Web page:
A much more efficient way of fostering competition is the one that the telcos seem to be terrified of: Allow foreign investment and/or flat out allow foreign carriers to operate here. Personally, I’d love to see a big US or European operator come in here and start shaking things up. I think it would be good for consumers and would ultimately make Bell and Rogers stronger companies.
Given the choice, I’m sure the telcos would choose competition “lite”. I could draw a (admittedly abbreviated and probably flawed) historical analogy here to the Long Distance market that existed here before deregulation. Pricing was outrageous and the government stepped in and forced carriers to give new competitors access to their networks. Prices fell drastically, the consumer benefited, society benefited and a fact that Bell may be reluctant to admit is that they benefited. Instead of hanging on and continuing to milk that cash cow, they were forced to innovate, invest and compete. They’re a better company as a result.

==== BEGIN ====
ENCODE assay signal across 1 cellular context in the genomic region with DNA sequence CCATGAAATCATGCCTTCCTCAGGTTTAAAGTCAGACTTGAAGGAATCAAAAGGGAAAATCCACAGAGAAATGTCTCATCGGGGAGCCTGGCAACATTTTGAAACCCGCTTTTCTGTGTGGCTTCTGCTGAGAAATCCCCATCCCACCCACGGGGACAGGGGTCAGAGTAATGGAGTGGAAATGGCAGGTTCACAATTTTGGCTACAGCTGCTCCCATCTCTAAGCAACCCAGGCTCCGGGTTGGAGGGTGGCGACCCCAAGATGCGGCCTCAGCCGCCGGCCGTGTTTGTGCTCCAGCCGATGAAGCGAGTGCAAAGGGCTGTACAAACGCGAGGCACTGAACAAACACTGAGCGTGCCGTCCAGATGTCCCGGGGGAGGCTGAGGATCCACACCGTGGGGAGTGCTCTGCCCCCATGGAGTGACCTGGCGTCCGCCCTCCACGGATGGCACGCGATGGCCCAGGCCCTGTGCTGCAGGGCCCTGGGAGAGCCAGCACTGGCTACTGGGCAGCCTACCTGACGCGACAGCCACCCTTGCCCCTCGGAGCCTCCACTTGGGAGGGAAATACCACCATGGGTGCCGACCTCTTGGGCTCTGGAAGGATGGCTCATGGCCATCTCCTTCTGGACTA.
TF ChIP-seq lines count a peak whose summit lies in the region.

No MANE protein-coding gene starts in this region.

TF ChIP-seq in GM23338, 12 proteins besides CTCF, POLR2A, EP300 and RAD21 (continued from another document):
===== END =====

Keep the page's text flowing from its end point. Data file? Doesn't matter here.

And can you imagine a Canada without unregulated Long Distance today? How damaging would this be to our economy? How many companies would stay away because of the cost of doing business here? How many local companies would shy away from doing business outside of Canada because of the cost? It would be awful and Canada would be a much worse place.
And from a policy perspective, this is what this really comes down to for me. Do we want to foster the innovation and creativity that will come with making access to high quality broadband easy and affordable? Or do we want to leave the decision of what is “too much” Internet to the telcos. Canada as a nation is better off with more Internet, not less. Companies will get started, jobs will get created, and consumers will get more and better services.
Now we can get this one of two ways. The telcos can give competitors access to their networks and the regulators and policy makers can let competitors price however they want. Or AT&T and Vodafone can come in here, invest billions and start bringing the pain. I think Bell would rather compete with the nice little parasitic Canadian companies on their networks.